GABBY KARDAR reviews Orson Welles’ The Lady From Shanghai, which was re-released at the BFI this summer.

Needless to say, Orson Welles was a rarity of a man in his many talents; not only an actor, he directed, co-wrote, starred in and produced what is widely considered one of the greatest films of all time, Citizen Kane. Not all his films, however, were considered masterpieces. A case in point is The Lady of Shanghai, a film he both directed and starred in during the heyday of film noir.

When released in 1947, it was criticised for having an incoherent plot and, bereft of her signature long red hair, Rita Hayworth sporting a short blonde bob. Yet like many great films of the period – The Sweet Smell of Success being another – The Lady from Shanghai has shed its poor reputation and is now perceived as a rich and intricate film, featuring many of Welles’ touches of genius. In the words of David Kehr, ‘the weirdest great movie ever made’ was recently restored and re-released at the BFI, where the plush red velvet seats and stage curtain only add to the film noir experience.

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What the film may lack in believability (Welles’ Irish accent is dubious at best) and occasional script deficiencies, it makes up for in brilliant invention; the set pieces are remarkably original and the final climactic shoot-out scene in the hall of mirrors has since become an iconic moment in the history of film noir. The mirrors and broken glass fragment the reflections of Michael, Elsa and Arthur, and the scene is rife with rich visual symbolism. What’s more, it is in these moments that the script lives up to the cinematography: Arthur tells his wife ‘Killing you is killing myself… It’s the same thing… But you know? I’m pretty tired of both of us.’ The hall of mirrors is only one example of Welles’ many symbols throughout the film and as such, the film demands re-watching.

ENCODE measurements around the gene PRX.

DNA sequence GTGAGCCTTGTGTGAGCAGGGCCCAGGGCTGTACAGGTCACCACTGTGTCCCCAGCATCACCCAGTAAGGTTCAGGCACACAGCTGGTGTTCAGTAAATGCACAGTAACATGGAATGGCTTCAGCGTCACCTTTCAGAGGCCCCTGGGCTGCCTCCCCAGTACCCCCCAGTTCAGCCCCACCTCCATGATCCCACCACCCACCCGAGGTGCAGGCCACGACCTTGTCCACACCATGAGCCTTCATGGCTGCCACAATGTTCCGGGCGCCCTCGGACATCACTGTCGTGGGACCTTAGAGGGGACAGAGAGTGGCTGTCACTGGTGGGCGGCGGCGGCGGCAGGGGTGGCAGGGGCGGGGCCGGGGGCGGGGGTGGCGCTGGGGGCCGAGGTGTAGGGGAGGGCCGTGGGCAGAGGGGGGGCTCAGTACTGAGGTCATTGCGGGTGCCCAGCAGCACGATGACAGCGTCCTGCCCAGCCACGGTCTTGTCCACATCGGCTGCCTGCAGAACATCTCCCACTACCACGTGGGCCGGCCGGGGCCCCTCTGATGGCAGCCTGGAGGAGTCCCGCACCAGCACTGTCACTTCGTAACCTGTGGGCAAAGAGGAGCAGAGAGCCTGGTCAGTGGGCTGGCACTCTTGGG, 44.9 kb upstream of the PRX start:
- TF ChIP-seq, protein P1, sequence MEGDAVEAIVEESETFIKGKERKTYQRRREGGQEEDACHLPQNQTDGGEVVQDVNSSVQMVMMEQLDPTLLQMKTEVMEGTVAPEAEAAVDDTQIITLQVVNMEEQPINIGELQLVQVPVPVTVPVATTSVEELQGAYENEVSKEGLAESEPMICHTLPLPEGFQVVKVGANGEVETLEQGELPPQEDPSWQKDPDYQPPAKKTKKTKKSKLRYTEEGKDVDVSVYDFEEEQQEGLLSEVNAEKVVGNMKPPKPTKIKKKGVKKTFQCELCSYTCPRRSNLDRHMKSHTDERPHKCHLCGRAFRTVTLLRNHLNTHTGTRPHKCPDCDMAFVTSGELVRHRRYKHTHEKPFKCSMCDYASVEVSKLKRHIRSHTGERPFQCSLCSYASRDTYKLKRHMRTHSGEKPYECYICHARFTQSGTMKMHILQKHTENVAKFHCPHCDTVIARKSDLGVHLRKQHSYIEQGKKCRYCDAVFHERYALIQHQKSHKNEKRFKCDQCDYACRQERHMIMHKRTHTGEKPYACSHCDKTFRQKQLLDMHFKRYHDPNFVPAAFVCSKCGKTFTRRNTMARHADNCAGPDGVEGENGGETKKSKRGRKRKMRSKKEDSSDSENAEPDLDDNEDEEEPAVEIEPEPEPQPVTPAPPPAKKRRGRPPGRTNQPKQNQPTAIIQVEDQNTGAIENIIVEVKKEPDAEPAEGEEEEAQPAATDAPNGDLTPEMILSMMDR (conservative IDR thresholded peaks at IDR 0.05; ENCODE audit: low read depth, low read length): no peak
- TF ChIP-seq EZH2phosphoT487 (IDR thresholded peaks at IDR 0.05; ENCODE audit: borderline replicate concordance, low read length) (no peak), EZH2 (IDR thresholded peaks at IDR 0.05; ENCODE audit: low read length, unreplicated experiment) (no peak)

The story behind the film’s production is equally engaging and rather amusing. Welles had been working on a play with producer Mike Todd but Todd went bankrupt overnight. Welles, in Boston on the day of the premiere, couldn’t pick up his costumes without paying $50,000. To salvage the situation, Welles called Harry Cohn, the director of Columbia and told him that “I have an extraordinary story for you if you send me $50,000, by telegram, in one hour”. Cohn replied: “What story?” Welles, standing outside a pocket books display, gave the title of one of the books. Lo and behold, Cohn sent him the money. Welles read the book and hated it so wrote his own story but kept the title, The Lady from Shanghai. He cast Rita Hayworth, to whom he was still married despite being separated, and the film eventually cost $2m. However, it underwent a heavy edit, with an estimated 55 minutes lost from the original, causing incoherencies in the plot.

Granted, the film may have been a commercial failure but it is without doubt an Orson Welles masterpiece. Though it may not be as polished and perfect as Citizen Kane, its merits exceed its flaws. The Lady from Shanghai can be both disturbing confusing but the masterful camerawork, deeply emotional performances and wonderful moments of dialogue make it an irresistible showcase for Welles and the film noir genre.

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